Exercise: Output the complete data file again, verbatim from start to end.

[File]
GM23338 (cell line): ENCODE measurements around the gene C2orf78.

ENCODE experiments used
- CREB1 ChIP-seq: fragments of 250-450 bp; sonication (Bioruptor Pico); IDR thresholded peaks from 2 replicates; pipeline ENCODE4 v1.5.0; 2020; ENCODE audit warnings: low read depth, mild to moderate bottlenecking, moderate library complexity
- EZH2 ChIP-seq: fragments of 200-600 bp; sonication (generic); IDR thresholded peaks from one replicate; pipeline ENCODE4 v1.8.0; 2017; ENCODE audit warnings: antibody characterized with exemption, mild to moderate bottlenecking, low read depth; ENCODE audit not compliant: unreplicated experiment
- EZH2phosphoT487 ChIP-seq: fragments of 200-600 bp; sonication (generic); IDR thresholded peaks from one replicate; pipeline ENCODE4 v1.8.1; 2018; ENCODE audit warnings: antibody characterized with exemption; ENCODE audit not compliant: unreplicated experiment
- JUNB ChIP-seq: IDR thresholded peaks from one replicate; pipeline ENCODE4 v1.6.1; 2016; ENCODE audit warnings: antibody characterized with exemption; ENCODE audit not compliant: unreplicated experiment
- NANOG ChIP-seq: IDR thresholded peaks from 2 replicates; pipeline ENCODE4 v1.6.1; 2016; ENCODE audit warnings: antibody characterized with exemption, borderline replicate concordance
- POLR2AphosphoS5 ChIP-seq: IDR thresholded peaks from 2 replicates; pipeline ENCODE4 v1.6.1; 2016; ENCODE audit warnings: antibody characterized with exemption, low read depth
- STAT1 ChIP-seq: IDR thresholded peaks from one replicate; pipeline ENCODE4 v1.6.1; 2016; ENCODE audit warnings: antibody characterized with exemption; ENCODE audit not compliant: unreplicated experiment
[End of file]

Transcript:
GM23338 (cell line): ENCODE measurements around the gene C2orf78.

ENCODE experiments used
- CREB1 ChIP-seq: fragments of 250-450 bp; sonication (Bioruptor Pico); IDR thresholded peaks from 2 replicates; pipeline ENCODE4 v1.5.0; 2020; ENCODE audit warnings: low read depth, mild to moderate bottlenecking, moderate library complexity
- EZH2 ChIP-seq: fragments of 200-600 bp; sonication (generic); IDR thresholded peaks from one replicate; pipeline ENCODE4 v1.8.0; 2017; ENCODE audit warnings: antibody characterized with exemption, mild to moderate bottlenecking, low read depth; ENCODE audit not compliant: unreplicated experiment
- EZH2phosphoT487 ChIP-seq: fragments of 200-600 bp; sonication (generic); IDR thresholded peaks from one replicate; pipeline ENCODE4 v1.8.1; 2018; ENCODE audit warnings: antibody characterized with exemption; ENCODE audit not compliant: unreplicated experiment
- JUNB ChIP-seq: IDR thresholded peaks from one replicate; pipeline ENCODE4 v1.6.1; 2016; ENCODE audit warnings: antibody characterized with exemption; ENCODE audit not compliant: unreplicated experiment
- NANOG ChIP-seq: IDR thresholded peaks from 2 replicates; pipeline ENCODE4 v1.6.1; 2016; ENCODE audit warnings: antibody characterized with exemption, borderline replicate concordance
- POLR2AphosphoS5 ChIP-seq: IDR thresholded peaks from 2 replicates; pipeline ENCODE4 v1.6.1; 2016; ENCODE audit warnings: antibody characterized with exemption, low read depth
- STAT1 ChIP-seq: IDR thresholded peaks from one replicate; pipeline ENCODE4 v1.6.1; 2016; ENCODE audit warnings: antibody characterized with exemption; ENCODE audit not compliant: unreplicated experiment